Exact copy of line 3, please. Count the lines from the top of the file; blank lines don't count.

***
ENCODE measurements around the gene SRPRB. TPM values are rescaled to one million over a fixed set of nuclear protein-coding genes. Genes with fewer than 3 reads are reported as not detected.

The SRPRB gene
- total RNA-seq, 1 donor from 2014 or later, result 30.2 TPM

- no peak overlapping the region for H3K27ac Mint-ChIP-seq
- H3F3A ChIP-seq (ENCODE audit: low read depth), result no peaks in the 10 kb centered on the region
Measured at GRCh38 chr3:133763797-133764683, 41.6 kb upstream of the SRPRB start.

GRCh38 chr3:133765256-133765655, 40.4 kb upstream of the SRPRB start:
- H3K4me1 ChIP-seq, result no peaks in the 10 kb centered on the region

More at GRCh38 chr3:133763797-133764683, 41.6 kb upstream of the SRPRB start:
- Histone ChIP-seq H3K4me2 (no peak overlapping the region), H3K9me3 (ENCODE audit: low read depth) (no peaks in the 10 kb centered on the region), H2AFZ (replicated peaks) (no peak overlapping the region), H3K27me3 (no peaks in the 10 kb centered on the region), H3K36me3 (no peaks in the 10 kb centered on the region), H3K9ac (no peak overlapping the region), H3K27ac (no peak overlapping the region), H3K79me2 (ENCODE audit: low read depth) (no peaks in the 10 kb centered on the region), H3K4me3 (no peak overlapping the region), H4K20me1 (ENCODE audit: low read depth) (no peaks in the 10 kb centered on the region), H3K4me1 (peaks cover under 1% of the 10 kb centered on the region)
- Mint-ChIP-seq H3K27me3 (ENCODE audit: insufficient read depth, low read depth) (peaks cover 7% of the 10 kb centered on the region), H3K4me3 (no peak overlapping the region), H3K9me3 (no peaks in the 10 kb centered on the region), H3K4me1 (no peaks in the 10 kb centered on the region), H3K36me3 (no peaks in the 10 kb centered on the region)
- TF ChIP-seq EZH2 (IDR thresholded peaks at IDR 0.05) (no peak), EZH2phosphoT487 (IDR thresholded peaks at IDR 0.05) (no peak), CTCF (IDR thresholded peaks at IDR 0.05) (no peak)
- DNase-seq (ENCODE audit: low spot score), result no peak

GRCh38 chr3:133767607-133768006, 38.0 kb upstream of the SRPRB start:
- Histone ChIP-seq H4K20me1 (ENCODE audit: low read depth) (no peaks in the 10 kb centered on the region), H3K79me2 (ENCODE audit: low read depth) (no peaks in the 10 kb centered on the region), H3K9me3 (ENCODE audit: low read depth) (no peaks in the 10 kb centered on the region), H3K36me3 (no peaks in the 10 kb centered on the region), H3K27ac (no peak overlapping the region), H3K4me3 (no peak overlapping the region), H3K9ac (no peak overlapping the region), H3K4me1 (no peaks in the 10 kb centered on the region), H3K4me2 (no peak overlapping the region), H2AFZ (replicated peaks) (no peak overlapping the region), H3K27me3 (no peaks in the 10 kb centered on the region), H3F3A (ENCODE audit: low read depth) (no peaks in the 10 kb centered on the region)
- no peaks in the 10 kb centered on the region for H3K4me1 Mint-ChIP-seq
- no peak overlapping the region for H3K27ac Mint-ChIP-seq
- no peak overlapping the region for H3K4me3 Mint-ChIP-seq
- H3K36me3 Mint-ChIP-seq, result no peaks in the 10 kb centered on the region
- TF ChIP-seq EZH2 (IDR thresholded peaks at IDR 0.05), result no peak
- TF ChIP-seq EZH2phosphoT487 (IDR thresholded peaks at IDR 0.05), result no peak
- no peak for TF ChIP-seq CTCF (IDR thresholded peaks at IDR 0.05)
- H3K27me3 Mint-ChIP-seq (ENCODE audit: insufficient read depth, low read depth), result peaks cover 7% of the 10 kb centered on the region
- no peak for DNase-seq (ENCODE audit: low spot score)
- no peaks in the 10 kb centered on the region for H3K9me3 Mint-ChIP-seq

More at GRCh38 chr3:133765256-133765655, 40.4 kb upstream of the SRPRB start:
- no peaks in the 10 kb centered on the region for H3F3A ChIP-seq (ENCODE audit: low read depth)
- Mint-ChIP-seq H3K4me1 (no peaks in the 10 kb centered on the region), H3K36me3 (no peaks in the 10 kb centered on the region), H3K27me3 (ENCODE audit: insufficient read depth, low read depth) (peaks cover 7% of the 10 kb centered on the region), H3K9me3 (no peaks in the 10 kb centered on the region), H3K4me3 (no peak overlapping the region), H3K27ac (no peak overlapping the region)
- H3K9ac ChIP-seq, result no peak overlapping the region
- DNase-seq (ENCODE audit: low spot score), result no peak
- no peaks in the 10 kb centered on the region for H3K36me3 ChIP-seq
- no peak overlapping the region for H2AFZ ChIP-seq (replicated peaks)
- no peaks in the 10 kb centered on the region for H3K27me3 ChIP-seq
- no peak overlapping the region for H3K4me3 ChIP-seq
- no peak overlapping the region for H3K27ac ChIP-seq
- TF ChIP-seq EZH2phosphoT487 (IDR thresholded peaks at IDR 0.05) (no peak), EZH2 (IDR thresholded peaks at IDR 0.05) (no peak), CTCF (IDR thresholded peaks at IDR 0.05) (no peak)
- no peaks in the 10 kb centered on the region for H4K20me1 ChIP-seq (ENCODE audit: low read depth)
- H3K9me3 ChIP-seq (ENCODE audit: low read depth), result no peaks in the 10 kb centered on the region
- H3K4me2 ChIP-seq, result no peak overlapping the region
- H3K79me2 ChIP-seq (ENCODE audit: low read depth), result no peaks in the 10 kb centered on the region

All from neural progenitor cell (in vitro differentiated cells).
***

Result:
- total RNA-seq, 1 donor from 2014 or later, result 30.2 TPM